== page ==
Here are some common signs and symptoms of stress:
Anxiety, difficulty concentrating, depression, irritability, mood swings, mind fog, apathy, loss of confidence
Belly/visceral fat, raised blood sugar and cholesterol levels
Decreased hormone production, reduced libido, increased PMS symptoms
Digestive issues (constipation, diarrhoea, indigestion, bloating)
Dry skin, acne and lowered immune function
Emotional eating, overeating, food cravings (comfort foods, carbs, sugar, fat, salt)
Hair loss, brittle nails/hair
Headaches, fatigue, muscle aches and pains, tension
- Poor sleep quality, nightmares, worries, negatively
- Reduced nutrient absorption
If any of the above signs and symptoms set off alarm bells, it's time to listen to your body. By doing this, you'll learn common stressors and be equipped to deal with life's inevitable demands and challenges in a healthy way.
Remember - stress isn't a feeling; it's a whole system of physical reactions that can cause short-term discomfort and long-term serious health issues. Ready to learn how stress affects your body? Read on!
How stress affects the body
On some level, you likely understand that a lot of stress isn't good for you. But have you ever wondered what stress does to your body? When under chronic stress, different functions in your body can become impaired. Earlier we mentioned how different systems in your body react to threats.
Take your digestive system as an example. A stressful situation suppresses your digestion so that your body can redirect its resources to deal with the threat or perceived threat. [*]
What does this mean for you? Well, short-term stress is fairly harmless. But being stressed day in, day out, can create a lot of digestive issues such as: [*]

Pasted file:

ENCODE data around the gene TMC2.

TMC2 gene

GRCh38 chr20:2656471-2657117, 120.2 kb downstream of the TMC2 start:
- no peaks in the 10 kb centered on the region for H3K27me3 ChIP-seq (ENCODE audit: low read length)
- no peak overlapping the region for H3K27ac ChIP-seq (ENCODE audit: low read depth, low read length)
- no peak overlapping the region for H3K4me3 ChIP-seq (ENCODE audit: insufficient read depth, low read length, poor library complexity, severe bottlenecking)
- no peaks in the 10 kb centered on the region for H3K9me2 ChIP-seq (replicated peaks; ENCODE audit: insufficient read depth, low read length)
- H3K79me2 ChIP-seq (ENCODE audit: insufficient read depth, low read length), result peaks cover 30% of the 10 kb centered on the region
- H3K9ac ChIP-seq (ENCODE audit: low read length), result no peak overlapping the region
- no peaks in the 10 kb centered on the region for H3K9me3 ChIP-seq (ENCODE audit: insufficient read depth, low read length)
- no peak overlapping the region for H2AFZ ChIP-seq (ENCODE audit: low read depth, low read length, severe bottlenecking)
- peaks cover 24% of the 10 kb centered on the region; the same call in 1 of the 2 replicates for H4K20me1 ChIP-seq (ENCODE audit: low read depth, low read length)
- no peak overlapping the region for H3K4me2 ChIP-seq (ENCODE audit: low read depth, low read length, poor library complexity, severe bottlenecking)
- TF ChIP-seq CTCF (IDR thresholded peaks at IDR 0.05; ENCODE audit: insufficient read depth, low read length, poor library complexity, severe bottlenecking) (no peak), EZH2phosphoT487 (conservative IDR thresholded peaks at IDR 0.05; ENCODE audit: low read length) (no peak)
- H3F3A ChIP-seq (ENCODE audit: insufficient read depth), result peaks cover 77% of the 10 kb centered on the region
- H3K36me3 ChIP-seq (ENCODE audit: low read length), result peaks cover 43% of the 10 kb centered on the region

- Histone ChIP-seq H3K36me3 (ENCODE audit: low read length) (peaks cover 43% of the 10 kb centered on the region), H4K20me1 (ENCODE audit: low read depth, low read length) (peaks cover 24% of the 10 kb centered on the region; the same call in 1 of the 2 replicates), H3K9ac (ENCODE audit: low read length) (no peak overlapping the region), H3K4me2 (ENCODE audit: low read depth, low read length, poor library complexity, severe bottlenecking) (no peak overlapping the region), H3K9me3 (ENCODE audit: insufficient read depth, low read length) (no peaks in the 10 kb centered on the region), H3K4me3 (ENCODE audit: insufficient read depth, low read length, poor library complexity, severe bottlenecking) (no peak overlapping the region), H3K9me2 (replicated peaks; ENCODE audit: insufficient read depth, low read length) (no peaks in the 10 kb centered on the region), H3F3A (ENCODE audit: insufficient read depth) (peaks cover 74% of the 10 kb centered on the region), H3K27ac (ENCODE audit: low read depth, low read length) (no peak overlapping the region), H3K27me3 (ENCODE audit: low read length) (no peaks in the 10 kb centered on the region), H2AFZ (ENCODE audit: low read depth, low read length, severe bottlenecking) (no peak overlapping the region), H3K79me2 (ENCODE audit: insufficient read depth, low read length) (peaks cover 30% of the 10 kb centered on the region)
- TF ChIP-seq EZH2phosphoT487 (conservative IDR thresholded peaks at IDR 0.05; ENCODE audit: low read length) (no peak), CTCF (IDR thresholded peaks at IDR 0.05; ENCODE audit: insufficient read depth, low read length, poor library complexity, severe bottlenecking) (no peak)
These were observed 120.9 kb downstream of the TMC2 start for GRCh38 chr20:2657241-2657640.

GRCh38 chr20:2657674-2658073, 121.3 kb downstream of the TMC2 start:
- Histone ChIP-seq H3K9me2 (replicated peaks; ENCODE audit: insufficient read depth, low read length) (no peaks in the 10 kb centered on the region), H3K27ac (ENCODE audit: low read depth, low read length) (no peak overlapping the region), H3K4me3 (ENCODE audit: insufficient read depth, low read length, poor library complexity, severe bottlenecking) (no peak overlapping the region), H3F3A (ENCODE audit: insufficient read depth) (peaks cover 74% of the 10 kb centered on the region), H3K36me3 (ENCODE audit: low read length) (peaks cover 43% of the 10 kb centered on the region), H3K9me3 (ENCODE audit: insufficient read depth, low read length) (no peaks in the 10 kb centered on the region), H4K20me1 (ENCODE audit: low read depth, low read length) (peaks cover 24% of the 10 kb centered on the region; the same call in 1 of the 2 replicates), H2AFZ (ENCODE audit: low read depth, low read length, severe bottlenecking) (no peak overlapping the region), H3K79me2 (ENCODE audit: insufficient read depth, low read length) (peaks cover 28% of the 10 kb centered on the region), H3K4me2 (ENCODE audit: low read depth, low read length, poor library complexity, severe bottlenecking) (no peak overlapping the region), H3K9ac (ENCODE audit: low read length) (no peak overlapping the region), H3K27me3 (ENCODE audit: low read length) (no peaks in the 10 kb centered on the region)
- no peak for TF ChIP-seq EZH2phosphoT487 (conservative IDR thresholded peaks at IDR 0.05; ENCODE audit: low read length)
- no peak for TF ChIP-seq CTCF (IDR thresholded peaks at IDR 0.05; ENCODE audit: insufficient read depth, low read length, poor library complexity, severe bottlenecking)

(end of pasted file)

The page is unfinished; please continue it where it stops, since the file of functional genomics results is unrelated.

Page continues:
But it's not just your digestion stress impacts. Some major health conditions are also linked to stress including: [*] [*] [*]
Stress attacks every cell in the body and long exposure to stress prolongs this attack. It's now known that chronic stress leads to adrenal fatigue. What's this exactly? Let's find out!
What is adrenal fatigue?
Adrenal fatigue is a stress-related condition that triggers symptoms such as weakened immunity, brain fog, fatigue, food cravings, and sleep disturbances. Your adrenal glands – consisting of the Adrenal Medulla and Adrenal Cortex – produce different hormones that are essential for your everyday health. The hormones they produce perform different functions such as:
Regulating sugar and inflammation
Maintaining salt balance in the blood and tissues
Distributing fat and protein
Reacting to stressors
Maintaining blood pressure
The Adrenal Medulla for instance, produces the hormones that are involved in the fight-or-flight response. When overstimulated, this leads to high levels of cortisol in the bloodstream. Left untreated, elevated cortisol levels can harm bodily processes and functions. [*] [*] [*]